After attempting to send a memorandum of protest against two dam proposals to the Sarawak Chief Minister Taib Mahmud, fifteen indigenous leaders were arrested in Kuching, Sarawak, reports the non-governmental organization the Burno Manser Fund.
Each of the community leaders—including six Penans, four Ibans, three Kenyahs, and two Kayans—were protesting the dams since they will flood portions of indigenous territory. The leaders have since been released on bail of 3000 Malaysian Ringgits each (862 dollars), but have been summoned to appear in court on September 29th.
The hydroelectric dams will be built in the Baram and Murum areas of Sarawak, but the indigenous communities say that have not given their consent to the projects and the state has ignored the status of the native lands which would be affected by the dams.
The Malaysian Star reports today that 1,000 Penan people and 20 Kenyah families will be relocated due to one of the dams. Leaders of the Penan have said the dam will destroy their lands, crops, and burial sites.
However, the government contends that relocated indigenous people would have better lives with access to school and health facilities, yet details of the plans have not been provided to the indigenous communities.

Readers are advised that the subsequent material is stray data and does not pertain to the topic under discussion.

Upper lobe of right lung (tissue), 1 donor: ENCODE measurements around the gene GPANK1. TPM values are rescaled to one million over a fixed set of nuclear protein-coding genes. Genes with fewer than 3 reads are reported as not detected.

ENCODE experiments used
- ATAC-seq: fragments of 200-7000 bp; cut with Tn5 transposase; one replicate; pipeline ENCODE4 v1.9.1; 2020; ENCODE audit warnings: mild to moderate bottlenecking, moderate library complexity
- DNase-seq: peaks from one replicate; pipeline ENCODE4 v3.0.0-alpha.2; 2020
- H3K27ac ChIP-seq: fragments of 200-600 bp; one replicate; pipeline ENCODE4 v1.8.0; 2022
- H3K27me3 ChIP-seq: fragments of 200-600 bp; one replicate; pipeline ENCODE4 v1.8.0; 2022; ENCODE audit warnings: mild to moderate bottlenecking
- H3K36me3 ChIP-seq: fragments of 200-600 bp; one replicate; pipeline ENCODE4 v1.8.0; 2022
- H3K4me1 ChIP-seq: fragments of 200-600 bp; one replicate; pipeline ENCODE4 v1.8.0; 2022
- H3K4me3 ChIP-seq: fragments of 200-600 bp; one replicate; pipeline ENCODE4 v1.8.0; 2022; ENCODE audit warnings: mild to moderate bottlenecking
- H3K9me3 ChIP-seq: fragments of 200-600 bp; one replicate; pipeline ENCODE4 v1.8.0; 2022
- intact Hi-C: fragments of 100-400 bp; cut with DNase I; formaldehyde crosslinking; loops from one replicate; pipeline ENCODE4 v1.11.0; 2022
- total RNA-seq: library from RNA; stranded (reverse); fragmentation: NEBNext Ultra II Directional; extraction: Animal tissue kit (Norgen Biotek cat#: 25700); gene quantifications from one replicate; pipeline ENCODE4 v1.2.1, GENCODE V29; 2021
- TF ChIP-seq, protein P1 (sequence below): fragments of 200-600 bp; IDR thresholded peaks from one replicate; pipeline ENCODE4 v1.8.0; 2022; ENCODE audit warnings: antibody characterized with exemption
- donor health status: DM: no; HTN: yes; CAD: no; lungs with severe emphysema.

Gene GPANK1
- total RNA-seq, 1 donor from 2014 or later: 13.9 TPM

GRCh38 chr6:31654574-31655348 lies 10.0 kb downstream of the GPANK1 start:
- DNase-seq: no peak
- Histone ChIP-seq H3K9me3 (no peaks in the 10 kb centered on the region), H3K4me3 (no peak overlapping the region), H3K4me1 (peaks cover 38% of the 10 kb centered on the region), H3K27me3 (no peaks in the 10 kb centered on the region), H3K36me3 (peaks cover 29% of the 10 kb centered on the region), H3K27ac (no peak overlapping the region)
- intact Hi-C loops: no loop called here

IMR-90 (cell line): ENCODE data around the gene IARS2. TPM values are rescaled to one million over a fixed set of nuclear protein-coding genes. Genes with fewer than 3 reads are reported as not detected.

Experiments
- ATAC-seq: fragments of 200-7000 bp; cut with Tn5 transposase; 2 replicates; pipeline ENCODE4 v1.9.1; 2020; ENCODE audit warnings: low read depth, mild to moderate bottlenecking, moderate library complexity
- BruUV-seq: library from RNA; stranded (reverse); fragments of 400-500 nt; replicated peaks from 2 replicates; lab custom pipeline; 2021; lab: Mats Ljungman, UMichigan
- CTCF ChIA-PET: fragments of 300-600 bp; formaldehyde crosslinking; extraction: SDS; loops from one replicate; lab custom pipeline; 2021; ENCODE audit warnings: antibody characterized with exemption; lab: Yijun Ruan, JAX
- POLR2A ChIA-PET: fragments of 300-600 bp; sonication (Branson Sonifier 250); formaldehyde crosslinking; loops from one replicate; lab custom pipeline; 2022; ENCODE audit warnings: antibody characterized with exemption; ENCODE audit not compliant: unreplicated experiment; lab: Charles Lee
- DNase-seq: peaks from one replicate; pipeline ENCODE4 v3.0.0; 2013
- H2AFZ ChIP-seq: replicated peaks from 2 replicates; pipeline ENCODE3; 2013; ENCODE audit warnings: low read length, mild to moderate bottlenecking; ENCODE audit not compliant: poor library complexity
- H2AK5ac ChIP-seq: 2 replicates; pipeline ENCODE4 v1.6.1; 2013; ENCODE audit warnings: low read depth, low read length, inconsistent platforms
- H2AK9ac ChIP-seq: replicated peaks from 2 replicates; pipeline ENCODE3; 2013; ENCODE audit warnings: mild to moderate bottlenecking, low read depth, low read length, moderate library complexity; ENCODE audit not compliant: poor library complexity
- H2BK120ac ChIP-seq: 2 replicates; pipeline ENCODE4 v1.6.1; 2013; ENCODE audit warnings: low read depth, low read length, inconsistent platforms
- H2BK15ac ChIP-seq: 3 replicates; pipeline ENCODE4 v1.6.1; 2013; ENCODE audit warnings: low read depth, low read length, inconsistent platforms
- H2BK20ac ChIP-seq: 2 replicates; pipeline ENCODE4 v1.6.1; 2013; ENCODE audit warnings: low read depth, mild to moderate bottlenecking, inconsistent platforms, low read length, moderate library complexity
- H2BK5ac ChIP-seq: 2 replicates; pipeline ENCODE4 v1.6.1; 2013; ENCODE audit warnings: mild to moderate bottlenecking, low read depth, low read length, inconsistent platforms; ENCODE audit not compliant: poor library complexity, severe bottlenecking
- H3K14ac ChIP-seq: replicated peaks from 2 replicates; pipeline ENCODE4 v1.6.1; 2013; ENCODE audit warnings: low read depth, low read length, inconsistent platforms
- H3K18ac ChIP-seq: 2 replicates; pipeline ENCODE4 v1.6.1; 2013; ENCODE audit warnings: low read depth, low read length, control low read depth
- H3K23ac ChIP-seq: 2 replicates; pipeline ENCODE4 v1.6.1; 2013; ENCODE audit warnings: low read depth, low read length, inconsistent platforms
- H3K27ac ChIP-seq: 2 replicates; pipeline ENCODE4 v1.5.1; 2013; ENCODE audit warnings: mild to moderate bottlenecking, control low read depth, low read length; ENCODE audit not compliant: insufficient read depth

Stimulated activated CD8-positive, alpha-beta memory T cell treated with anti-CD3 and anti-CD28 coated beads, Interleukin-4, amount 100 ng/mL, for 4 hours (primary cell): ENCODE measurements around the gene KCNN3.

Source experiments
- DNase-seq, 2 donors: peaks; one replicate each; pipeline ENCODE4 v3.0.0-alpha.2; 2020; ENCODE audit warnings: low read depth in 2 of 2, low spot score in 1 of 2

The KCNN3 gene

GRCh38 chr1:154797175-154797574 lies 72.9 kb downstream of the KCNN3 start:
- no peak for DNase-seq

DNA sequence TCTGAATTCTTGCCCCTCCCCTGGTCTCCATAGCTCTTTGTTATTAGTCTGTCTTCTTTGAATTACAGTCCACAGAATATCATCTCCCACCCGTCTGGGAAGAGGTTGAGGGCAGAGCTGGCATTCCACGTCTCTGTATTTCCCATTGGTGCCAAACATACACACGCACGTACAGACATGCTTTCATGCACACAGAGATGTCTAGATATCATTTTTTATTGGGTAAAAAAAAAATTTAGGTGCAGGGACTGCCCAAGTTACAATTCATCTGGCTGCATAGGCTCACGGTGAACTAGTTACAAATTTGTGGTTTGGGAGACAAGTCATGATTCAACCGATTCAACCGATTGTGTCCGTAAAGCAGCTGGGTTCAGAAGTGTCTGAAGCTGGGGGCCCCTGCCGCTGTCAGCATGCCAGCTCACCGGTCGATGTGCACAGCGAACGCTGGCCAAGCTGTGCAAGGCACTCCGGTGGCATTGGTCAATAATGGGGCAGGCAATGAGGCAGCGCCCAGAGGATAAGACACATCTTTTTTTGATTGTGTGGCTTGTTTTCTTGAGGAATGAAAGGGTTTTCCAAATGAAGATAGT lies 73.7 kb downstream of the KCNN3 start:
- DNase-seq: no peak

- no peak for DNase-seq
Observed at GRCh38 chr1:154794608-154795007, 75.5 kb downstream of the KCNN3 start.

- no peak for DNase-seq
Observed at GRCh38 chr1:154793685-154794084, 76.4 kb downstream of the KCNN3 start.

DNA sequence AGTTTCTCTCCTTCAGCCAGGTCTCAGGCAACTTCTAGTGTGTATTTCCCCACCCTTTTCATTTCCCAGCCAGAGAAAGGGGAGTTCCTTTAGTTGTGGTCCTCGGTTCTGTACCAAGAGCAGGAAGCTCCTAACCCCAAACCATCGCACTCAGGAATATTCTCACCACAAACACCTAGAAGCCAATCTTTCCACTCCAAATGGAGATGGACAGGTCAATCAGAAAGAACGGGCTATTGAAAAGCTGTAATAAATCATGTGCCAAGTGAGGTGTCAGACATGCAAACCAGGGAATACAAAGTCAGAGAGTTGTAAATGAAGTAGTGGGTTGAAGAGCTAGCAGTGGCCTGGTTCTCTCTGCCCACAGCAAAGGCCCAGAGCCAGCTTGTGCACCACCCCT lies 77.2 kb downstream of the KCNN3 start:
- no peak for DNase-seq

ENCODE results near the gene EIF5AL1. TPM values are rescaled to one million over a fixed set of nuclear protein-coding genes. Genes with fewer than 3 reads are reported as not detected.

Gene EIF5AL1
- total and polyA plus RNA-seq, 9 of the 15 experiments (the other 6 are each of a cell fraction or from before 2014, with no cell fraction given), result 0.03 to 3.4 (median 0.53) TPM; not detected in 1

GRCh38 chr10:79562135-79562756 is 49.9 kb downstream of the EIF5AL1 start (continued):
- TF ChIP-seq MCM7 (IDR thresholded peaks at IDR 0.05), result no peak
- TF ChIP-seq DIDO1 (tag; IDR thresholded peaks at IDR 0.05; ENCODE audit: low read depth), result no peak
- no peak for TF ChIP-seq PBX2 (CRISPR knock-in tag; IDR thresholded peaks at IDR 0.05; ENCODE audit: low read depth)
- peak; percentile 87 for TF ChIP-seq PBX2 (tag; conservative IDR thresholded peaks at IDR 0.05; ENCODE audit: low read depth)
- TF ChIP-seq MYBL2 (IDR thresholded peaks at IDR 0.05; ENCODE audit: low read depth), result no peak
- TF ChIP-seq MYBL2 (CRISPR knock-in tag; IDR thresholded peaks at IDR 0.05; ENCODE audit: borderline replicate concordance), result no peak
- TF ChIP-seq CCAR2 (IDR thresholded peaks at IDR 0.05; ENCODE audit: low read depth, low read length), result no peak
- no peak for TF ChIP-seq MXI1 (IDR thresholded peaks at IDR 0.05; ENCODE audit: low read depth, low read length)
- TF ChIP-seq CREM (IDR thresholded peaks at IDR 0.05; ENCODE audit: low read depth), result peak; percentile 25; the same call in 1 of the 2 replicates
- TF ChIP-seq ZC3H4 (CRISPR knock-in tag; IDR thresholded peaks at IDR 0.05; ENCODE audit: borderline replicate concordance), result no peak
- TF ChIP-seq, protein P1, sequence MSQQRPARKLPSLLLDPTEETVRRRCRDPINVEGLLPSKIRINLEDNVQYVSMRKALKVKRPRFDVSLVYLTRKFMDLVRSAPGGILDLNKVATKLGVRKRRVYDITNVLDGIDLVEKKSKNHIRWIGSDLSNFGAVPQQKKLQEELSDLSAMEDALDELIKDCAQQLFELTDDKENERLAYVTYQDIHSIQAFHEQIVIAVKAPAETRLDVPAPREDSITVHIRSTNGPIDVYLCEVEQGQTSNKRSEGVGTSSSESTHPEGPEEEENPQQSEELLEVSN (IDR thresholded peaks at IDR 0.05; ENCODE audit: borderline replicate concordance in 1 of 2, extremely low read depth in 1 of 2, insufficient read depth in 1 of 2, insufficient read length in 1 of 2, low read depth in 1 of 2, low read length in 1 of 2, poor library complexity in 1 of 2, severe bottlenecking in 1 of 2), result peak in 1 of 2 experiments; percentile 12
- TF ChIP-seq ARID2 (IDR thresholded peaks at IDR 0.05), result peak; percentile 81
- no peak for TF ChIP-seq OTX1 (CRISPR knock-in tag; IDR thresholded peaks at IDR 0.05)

The activist leaders accuse the Sarawak government of contradicting the UN Declaration on the Rights of Indigenous Peoples, which Malaysia strongly supports.
Three of the arrests were of leaders of the Jaringan Orang Asal SeMalaysia (Indigenous Peoples Network of Malaysia), while the others were representatives from the Kayan, Kenyah and Penan communities of Sarawak. Jaringan Orang Asal SeMalaysia strongly condemns the arrest of its leaders.
The Bruno Manser Fund says that all charges should be dropped against the leaders and the government should apologize for the arrest.
(09/03/2009) Sarawak, land of mystery, legend, and remote upriver tribes. Paradise of lush rainforest and colossal bat-filled caves. Home to unique and bizarre wildlife including flying lemurs, bearcats, orang-utans and rat-eating plants. Center of heavy industry and powerhouse of Southeast Asia. Come again? This jarring image could be the future of Sarawak, a Malaysian state on the island of Borneo, should government plans for a complex of massive hydroelectric dams comes to fruition. The plan, which calls for a network of 12 hydroelectric dams to be built across Sarawak’s rainforests by 2020, is proceeding despite strong opposition from Sarawak’s citizens, environmental groups, and indigenous human rights organizations. By 2037, as many as 51 dams could be constructed.
(09/01/2009) A meeting between the Penan indigenous tribe, Malaysian government officials, and representatives of a logging company ended without an agreement on Friday. After the meeting, a Penan spokesman declared that the group’s blockade would continue. Blockaders, dressed in traditional garb, have armed themselves with blowguns and spears.
(07/31/2009) Indigenous Penan have set up roadblocks in Malaysian Borneo to stop loggers from encroaching on their rainforest land, reports Survival International, an indigenous rights’ group.